In America, the cost of health care is not high just because the medicine is the best in the world, it is also because of lawsuits.
Due to judgments in court cases that have earned tens of millions of dollars for lawyers - one aggressive lawyer demonized hospitals for not doing enough caesarian-sections and earned enough money to become a Senator and then a Vice-Presidential contender in 2004 - hospitals and offices have instituted a 'defense medicine' policy; even if there is no doubt, there is a protocol in place that says a number of tests must be run so that all of the boxes can be checked in case something goes wrong and attorneys swoop in. Coupled with malpractice costs, the costs of unnecessary testing can be quite high.
The RAND Corporation, which is involved in various social justice issues, including more government control of health care, finds that making it more difficult to sue physicians for medical malpractice won't solve the problem. It may be that the modern 'teach to the protocol' environment, which penalizes individual initiative by doctors, is not going away and they will be 'better safe than sorry' regardless of the costs..
Discussing his article in the New England Journal of Medicine, Dr. Daniel A. Waxman, the paper's lead author and a researcher at RAND, says, "Physicians say they order unnecessary tests strictly out of fear of being sued, but our results suggest the story is more complicated."
It is widely believed that defensive medicine accounts for a substantial part of the hundreds of billions of dollars of unnecessary health care spending that is estimated to occur annually in the United States. Malpractice reform has been advocated by many experts as a key to reining in health care costs.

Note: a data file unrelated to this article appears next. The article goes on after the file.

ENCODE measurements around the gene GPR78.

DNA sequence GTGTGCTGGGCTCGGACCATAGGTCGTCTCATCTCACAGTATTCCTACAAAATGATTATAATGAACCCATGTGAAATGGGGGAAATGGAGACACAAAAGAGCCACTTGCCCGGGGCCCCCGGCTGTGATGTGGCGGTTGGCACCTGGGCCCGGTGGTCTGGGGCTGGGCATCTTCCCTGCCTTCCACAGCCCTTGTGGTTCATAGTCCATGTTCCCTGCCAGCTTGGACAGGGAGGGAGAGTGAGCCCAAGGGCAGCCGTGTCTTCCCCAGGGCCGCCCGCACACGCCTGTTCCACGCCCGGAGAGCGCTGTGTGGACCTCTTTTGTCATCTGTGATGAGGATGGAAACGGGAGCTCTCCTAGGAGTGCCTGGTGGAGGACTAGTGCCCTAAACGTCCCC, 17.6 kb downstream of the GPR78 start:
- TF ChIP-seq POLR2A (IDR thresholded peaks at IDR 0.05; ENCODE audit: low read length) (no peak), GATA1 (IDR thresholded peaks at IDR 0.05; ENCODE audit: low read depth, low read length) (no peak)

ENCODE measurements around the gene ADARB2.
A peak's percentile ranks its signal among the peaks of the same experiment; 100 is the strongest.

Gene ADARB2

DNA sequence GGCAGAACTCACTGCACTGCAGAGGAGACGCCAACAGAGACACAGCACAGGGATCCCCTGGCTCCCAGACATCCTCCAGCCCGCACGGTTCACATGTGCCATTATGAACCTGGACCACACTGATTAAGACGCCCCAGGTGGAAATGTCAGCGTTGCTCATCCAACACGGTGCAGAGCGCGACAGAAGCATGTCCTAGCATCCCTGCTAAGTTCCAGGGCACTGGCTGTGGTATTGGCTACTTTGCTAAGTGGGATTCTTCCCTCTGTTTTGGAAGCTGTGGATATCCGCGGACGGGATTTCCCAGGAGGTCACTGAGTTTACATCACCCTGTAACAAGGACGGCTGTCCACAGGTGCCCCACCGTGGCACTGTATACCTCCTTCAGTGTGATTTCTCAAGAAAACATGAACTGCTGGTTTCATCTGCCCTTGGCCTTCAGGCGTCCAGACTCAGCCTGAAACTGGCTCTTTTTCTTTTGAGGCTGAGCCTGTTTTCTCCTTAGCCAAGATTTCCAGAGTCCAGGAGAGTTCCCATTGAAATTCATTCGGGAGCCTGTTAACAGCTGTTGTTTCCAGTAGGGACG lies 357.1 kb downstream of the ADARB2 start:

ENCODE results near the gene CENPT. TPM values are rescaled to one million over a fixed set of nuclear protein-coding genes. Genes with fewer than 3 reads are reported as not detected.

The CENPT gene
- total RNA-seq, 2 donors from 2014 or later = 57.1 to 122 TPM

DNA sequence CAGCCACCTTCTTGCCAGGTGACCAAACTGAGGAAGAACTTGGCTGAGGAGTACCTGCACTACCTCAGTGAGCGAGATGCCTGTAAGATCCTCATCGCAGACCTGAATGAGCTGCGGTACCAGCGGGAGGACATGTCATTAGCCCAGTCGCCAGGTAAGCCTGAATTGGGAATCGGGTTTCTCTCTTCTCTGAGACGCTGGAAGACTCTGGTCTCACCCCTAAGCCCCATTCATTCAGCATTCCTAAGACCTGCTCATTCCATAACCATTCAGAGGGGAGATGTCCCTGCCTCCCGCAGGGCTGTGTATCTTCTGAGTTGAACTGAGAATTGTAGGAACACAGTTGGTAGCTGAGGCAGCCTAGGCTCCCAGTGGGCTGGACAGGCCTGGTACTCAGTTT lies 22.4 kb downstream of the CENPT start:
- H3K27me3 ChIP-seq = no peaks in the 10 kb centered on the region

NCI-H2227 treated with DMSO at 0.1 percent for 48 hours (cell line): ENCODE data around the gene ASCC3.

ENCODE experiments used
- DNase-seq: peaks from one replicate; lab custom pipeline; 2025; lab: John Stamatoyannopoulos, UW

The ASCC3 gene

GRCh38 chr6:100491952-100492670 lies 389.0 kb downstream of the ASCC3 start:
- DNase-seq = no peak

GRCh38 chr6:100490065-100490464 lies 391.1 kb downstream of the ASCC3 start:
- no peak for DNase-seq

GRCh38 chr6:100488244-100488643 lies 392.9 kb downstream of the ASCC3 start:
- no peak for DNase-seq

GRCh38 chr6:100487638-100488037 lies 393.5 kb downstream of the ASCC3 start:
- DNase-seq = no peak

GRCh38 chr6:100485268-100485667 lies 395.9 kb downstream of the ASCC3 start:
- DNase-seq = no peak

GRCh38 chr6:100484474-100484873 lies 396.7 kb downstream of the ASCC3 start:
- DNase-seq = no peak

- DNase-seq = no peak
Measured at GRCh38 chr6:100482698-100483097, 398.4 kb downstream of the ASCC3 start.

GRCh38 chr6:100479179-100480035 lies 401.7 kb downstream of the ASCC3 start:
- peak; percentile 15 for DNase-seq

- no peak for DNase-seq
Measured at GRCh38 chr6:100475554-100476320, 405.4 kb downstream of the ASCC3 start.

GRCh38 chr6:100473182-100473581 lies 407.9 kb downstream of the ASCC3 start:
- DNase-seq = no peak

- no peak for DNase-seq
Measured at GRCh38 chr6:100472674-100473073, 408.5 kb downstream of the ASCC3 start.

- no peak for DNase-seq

RAND looked at three states -- Georgia, Texas and South Carolina -- that about a decade ago changed the legal malpractice standard for emergency care to gross negligence. Other states use the more common ordinary negligence standard, or a failure to exercise reasonable care.
The higher standard means that for physicians accused of malpractice in the three states examined, plaintiffs must prove that doctors consciously disregarded the need to use reasonable care, knowing full well that their actions were likely to cause serious injury.
"These malpractice reforms have been said to provide virtual immunity against lawsuits," said Waxman, also an emergency medicine physician at the David Geffen School of Medicine at UCLA.
They examined 3.8 million Medicare patient records from 1,166 hospital emergency departments from 1997 to 2011. They compared care in the three reform states, before and after the statutes took effect, to care in neighboring states that did not pass malpractice reform.
The analysis examined whether physicians ordered an advanced imaging study (CT or MRI scan), whether the patient was hospitalized after the emergency visit and total charges for the visit. Advanced imaging and hospitalization are among the most costly consequences of an emergency room visit, and physicians themselves have identified them as common defensive medicine practices.
The malpractice reform laws had no effect on the use of imaging or on the rate of hospitalization following emergency visits. For two of the states, Texas and South Carolina, the law did not appear to cause any reduction in charges. Relative to neighboring states, Georgia saw a small drop of 3.6 percent in average emergency room charges following its 2005 reform.
"This study suggests that even when the risk of being sued for malpractice decreases, the path of least resistance still may favor resource-intensive care, at least in hospital emergency departments," Waxman said.